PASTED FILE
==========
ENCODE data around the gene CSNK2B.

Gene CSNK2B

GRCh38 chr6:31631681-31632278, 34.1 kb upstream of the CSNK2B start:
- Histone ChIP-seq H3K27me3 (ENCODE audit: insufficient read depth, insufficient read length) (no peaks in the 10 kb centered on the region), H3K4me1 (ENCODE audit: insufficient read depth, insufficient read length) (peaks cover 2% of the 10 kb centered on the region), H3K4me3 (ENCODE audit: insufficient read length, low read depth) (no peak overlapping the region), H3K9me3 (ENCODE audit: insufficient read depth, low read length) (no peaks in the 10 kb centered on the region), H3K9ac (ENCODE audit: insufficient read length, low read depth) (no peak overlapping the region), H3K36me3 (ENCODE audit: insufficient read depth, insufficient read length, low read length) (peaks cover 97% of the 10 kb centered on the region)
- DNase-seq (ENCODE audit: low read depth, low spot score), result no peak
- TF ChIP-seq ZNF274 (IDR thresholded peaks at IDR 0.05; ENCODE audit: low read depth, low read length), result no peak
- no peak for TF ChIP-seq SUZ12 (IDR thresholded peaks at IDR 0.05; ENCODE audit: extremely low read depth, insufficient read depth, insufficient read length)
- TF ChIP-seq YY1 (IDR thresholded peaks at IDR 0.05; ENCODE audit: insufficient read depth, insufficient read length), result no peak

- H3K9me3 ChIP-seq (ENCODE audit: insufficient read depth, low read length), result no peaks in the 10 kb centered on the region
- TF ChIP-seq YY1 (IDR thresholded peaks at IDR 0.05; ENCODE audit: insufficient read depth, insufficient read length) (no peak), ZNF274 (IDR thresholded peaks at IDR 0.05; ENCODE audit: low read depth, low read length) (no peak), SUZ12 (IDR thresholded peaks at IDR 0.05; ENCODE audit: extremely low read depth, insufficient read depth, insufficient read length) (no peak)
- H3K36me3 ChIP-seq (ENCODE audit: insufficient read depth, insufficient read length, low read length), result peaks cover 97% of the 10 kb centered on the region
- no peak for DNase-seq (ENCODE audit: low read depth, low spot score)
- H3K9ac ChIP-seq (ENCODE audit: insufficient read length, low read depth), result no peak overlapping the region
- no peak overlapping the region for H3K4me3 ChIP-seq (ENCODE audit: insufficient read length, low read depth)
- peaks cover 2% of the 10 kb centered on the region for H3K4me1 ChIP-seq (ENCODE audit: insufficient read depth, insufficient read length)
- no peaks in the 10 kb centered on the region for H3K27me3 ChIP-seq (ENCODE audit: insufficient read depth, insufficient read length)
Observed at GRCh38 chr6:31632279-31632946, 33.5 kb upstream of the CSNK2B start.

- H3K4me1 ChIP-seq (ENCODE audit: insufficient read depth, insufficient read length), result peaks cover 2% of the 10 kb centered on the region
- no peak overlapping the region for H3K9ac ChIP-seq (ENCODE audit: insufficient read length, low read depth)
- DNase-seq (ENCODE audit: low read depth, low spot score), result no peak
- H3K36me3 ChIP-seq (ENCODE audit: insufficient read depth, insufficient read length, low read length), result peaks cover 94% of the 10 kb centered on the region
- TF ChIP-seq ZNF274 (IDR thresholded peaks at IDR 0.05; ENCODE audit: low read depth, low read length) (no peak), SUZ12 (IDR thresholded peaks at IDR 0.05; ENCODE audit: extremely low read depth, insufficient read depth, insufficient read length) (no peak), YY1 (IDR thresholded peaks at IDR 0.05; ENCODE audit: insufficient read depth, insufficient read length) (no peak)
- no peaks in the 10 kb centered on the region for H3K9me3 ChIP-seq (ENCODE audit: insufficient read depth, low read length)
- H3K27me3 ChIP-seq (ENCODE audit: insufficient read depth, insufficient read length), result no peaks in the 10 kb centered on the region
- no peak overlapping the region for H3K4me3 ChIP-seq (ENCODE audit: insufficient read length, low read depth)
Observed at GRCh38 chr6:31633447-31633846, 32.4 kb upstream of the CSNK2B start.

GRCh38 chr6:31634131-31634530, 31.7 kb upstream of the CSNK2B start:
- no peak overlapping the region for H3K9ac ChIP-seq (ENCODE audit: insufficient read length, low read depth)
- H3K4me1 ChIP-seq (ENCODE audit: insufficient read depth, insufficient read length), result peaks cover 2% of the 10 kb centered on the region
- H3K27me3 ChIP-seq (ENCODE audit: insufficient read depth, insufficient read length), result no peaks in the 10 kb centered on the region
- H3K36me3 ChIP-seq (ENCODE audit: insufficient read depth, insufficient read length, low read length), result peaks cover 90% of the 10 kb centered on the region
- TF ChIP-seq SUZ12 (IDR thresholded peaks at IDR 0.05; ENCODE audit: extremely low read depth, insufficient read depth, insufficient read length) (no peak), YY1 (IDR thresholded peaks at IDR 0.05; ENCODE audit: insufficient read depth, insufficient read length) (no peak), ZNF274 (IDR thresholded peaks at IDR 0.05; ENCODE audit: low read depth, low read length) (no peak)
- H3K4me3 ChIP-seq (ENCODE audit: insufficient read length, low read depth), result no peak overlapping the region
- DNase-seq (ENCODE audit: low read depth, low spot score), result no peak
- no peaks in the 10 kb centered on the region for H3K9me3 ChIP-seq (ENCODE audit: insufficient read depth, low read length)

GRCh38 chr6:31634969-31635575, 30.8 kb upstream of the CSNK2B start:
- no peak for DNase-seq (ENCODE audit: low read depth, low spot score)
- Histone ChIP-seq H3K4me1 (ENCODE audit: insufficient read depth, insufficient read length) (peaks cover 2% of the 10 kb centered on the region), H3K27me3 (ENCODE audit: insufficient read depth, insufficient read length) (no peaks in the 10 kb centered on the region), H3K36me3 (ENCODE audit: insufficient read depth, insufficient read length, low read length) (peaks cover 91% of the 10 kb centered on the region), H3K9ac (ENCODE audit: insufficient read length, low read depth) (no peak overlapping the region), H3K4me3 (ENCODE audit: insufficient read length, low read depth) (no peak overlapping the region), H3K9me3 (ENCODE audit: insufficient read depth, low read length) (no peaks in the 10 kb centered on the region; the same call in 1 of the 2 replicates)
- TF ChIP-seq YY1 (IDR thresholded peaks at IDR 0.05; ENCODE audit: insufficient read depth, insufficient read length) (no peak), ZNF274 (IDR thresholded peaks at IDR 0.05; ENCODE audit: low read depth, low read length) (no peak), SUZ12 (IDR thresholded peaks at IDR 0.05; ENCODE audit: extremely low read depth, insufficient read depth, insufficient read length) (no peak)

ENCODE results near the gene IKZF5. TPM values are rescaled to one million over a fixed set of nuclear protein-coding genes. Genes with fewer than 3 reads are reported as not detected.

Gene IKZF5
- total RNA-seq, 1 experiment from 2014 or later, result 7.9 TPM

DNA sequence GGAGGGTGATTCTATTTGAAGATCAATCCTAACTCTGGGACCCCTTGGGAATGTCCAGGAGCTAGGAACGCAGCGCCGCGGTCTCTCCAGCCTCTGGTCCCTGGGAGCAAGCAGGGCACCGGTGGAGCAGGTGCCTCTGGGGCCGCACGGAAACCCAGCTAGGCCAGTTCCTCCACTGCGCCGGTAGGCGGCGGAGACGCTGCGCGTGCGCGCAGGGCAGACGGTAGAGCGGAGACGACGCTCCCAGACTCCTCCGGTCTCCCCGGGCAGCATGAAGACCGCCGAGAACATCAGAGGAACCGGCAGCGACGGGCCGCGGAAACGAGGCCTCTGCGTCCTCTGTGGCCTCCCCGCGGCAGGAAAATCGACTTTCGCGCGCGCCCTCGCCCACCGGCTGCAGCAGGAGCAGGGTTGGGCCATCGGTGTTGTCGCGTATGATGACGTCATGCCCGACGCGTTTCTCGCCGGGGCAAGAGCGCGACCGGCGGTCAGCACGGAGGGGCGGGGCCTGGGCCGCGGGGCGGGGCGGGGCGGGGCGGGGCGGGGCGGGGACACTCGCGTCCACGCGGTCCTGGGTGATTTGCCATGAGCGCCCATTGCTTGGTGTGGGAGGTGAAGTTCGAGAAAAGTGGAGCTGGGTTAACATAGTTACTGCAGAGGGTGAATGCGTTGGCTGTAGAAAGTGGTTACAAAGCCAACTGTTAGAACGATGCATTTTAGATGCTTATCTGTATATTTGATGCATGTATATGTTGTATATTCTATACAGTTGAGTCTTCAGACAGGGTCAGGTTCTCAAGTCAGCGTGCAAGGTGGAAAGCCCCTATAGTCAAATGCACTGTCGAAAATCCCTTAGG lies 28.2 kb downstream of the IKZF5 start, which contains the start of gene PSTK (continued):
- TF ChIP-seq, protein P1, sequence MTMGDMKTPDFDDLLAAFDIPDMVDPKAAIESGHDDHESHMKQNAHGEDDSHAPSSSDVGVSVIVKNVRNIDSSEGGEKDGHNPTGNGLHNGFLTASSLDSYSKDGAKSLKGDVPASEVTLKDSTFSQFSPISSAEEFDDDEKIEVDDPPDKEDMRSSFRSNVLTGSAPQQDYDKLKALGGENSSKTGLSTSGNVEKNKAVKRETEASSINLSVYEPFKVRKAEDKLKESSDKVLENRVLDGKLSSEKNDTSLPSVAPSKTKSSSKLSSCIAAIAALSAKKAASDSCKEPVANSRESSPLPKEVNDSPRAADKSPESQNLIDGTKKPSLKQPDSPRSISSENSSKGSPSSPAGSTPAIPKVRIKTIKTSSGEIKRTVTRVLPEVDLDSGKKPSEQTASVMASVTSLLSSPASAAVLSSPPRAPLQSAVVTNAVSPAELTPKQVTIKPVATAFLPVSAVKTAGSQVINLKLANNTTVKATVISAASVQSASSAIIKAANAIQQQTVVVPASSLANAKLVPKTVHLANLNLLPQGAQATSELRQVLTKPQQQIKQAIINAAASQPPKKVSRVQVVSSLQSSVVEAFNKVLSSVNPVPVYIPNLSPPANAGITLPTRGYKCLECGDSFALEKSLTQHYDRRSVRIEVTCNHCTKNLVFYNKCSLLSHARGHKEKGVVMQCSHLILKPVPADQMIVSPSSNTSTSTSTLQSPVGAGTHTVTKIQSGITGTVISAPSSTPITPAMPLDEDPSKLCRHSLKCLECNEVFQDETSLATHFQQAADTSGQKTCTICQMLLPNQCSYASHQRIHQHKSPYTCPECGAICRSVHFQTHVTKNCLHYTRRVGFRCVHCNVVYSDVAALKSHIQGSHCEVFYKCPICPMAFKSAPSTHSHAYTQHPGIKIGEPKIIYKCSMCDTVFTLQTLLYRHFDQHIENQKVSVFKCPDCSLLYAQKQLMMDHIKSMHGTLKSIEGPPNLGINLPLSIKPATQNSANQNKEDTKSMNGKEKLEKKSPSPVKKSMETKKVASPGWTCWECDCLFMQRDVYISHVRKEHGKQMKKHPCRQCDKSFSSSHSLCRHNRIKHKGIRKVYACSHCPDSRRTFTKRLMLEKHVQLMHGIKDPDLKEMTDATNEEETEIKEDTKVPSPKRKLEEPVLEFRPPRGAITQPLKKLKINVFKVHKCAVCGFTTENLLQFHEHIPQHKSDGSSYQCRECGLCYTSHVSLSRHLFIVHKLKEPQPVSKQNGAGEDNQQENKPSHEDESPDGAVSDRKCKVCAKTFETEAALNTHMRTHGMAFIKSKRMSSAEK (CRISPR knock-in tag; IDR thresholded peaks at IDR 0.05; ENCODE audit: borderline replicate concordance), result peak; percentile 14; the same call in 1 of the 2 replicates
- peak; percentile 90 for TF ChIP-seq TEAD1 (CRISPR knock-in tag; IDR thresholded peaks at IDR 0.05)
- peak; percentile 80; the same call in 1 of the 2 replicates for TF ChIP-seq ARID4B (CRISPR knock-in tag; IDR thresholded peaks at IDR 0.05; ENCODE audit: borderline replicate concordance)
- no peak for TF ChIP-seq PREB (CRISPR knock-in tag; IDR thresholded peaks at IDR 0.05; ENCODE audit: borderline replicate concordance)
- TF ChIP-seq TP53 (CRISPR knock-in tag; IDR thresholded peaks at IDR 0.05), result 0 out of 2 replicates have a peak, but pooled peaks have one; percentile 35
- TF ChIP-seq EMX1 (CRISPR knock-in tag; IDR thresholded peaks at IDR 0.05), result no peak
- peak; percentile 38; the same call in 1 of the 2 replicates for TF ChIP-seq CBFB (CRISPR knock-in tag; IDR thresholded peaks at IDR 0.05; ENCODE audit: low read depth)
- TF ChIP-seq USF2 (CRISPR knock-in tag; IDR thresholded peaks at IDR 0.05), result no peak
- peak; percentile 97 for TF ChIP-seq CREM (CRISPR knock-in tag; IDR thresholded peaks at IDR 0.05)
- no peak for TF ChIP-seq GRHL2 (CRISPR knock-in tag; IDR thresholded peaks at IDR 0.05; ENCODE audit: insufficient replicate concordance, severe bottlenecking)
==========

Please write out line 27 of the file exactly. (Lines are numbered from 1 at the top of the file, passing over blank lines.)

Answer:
GRCh38 chr6:31634131-31634530, 31.7 kb upstream of the CSNK2B start: